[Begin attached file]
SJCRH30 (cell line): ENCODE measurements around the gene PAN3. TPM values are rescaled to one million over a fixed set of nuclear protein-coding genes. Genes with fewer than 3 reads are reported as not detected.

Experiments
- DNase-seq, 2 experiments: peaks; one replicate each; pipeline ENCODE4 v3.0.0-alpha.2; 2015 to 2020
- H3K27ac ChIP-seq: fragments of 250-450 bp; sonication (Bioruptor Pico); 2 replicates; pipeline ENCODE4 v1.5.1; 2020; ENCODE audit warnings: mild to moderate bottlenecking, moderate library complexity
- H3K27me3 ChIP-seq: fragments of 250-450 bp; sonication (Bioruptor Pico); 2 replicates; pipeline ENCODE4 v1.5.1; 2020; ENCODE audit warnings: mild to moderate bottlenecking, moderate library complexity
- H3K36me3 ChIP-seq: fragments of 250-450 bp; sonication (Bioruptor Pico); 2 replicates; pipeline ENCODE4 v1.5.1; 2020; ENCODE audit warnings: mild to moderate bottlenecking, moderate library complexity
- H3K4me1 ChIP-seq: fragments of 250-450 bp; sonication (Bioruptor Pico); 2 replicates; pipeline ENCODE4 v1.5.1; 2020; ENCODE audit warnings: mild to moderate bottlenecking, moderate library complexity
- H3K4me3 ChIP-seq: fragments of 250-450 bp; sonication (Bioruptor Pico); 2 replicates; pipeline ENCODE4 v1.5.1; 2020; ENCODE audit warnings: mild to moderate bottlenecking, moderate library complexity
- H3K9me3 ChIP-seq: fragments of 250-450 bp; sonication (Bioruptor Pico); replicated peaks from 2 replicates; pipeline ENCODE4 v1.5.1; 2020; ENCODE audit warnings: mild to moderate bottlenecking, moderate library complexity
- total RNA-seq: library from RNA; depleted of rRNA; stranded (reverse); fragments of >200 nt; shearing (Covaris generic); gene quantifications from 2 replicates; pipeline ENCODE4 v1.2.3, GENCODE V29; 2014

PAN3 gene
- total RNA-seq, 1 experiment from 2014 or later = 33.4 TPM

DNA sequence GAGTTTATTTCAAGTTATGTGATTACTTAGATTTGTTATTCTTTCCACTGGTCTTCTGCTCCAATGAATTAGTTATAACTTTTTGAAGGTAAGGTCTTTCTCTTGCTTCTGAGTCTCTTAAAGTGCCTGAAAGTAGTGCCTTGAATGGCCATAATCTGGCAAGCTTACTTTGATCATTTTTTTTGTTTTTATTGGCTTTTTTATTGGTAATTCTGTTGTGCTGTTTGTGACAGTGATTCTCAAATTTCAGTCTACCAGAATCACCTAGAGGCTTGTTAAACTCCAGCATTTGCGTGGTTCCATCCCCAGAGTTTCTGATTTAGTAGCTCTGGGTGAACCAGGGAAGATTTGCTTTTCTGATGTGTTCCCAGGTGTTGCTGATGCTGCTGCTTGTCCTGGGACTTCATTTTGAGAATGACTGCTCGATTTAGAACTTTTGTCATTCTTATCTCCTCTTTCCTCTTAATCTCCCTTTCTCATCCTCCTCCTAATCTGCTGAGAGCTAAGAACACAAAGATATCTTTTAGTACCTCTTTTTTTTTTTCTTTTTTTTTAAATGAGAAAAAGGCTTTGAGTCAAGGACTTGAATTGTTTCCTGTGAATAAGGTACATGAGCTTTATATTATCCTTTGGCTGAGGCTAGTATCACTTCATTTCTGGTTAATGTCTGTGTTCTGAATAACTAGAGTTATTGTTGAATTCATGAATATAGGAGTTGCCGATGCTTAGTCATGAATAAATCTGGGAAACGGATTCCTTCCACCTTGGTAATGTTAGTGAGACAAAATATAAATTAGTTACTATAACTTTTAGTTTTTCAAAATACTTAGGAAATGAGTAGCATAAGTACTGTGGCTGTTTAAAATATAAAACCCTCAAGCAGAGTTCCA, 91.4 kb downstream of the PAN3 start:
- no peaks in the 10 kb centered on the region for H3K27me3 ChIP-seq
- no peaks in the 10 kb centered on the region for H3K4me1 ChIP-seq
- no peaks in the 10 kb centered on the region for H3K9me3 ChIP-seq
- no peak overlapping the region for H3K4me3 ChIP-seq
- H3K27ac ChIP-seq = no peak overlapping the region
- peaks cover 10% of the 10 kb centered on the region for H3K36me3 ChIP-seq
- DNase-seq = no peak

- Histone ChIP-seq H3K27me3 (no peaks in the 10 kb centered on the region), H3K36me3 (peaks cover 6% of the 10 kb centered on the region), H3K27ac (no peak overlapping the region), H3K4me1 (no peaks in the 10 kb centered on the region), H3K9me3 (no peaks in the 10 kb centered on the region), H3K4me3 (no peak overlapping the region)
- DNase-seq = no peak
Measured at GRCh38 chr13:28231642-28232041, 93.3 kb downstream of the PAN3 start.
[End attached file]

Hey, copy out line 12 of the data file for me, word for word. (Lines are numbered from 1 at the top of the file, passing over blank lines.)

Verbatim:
- total RNA-seq, 1 experiment from 2014 or later = 33.4 TPM